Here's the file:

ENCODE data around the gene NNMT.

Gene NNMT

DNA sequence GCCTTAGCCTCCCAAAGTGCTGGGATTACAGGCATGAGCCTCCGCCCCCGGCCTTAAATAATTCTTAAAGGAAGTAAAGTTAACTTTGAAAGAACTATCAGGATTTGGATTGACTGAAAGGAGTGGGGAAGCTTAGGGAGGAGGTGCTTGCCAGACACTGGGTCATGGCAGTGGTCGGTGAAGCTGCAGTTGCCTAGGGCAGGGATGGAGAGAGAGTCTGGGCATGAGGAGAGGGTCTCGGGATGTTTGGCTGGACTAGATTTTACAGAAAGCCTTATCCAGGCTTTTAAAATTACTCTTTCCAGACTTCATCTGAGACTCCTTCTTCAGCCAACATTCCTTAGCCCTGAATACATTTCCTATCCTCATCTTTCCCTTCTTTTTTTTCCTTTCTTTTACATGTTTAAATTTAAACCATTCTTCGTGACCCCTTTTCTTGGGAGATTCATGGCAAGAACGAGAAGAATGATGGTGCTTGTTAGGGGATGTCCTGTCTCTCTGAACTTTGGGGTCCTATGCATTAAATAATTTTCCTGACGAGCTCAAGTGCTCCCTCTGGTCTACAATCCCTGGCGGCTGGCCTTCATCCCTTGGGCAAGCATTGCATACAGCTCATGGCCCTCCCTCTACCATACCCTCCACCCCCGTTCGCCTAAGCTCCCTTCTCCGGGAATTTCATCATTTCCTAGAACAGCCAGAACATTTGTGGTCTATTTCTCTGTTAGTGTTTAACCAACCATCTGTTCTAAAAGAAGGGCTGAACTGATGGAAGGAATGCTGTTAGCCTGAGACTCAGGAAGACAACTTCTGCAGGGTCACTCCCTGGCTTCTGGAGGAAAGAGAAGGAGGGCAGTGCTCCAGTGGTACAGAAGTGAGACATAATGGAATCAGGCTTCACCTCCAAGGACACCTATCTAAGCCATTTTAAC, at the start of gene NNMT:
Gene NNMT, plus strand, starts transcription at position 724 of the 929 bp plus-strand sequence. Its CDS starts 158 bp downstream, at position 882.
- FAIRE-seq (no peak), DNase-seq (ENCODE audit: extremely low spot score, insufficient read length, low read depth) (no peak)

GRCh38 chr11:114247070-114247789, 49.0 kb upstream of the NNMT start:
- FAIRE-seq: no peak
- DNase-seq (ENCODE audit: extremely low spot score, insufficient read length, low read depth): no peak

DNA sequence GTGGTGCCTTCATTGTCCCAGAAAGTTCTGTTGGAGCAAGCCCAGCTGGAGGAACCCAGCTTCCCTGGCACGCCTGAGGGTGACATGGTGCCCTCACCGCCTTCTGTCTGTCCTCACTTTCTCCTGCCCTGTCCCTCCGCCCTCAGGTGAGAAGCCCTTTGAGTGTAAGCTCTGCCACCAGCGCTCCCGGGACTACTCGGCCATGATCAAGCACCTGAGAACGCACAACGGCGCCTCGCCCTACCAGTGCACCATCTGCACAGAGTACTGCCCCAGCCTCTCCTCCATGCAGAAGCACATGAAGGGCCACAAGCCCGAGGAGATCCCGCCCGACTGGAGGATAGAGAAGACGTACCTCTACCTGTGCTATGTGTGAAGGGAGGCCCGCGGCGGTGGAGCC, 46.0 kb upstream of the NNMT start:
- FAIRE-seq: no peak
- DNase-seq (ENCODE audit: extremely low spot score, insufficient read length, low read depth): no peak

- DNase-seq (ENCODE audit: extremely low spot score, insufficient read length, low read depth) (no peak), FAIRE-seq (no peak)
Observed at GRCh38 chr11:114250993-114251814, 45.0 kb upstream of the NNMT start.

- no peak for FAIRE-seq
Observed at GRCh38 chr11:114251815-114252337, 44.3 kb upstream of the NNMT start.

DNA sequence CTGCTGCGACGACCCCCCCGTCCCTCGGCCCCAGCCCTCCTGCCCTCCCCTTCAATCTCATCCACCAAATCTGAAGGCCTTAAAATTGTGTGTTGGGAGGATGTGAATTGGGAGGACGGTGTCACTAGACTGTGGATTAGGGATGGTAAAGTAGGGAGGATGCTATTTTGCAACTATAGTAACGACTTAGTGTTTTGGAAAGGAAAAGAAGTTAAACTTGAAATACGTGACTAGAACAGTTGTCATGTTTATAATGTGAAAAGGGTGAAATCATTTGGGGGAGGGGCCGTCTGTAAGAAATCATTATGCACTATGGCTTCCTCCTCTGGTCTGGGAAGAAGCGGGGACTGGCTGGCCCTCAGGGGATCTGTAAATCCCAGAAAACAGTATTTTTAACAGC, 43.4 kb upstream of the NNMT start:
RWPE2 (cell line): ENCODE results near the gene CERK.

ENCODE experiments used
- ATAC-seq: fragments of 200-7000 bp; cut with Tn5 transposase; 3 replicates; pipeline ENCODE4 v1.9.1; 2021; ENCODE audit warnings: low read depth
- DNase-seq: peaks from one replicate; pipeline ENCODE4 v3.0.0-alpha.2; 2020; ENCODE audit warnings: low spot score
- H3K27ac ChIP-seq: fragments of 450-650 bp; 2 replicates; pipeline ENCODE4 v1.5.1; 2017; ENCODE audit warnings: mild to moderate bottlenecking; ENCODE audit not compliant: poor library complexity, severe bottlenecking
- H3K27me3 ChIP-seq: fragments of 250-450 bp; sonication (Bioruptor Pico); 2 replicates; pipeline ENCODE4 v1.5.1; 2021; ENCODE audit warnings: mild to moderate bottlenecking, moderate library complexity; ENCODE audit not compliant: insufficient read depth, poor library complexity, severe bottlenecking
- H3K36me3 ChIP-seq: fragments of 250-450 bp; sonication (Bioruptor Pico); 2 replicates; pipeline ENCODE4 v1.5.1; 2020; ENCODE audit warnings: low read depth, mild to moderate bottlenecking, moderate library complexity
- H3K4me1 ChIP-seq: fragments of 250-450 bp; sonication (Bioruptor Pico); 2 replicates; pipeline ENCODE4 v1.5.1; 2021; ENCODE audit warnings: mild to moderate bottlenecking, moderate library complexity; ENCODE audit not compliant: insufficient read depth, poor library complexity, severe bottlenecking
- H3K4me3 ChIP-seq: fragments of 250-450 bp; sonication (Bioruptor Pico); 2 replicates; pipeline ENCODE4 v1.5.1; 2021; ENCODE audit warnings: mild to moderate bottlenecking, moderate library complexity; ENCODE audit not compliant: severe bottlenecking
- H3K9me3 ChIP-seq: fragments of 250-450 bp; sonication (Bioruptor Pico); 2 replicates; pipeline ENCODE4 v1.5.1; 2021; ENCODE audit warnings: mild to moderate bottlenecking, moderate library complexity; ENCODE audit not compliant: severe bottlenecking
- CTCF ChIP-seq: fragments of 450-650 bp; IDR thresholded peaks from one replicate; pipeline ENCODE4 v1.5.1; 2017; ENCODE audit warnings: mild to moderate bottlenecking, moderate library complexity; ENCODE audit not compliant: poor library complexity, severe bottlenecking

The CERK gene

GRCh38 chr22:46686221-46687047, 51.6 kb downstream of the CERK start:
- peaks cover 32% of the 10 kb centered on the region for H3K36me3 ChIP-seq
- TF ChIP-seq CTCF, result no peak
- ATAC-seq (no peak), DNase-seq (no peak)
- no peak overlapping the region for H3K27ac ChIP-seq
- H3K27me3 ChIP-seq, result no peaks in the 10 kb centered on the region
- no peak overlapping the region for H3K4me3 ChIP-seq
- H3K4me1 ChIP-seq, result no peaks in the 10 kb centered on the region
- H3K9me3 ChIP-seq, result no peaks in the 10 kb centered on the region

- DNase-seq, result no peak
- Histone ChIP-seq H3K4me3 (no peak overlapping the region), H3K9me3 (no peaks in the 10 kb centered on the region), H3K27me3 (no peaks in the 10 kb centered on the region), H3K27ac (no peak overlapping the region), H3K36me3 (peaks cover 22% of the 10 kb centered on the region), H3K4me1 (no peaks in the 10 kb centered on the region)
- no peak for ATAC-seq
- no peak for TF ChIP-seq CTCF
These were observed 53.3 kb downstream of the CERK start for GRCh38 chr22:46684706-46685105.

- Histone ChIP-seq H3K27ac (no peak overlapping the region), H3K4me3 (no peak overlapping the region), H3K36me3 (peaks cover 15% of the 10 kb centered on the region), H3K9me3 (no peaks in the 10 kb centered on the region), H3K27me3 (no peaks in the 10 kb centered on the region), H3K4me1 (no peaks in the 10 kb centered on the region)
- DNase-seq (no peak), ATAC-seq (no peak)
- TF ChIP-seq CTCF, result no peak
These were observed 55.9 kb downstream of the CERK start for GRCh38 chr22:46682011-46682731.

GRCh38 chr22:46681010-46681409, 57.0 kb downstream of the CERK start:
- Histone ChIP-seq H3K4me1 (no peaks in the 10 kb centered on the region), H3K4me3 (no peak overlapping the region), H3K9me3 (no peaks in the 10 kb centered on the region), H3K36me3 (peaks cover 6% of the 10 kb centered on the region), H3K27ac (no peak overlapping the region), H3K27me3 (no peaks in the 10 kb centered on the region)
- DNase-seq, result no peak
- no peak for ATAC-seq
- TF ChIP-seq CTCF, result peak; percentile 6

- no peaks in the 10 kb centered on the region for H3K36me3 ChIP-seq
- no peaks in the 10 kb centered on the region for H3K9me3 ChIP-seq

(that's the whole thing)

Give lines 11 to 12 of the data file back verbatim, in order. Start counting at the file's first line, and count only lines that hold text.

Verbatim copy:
- DNase-seq (ENCODE audit: extremely low spot score, insufficient read length, low read depth): no peak

- DNase-seq (ENCODE audit: extremely low spot score, insufficient read length, low read depth) (no peak), FAIRE-seq (no peak)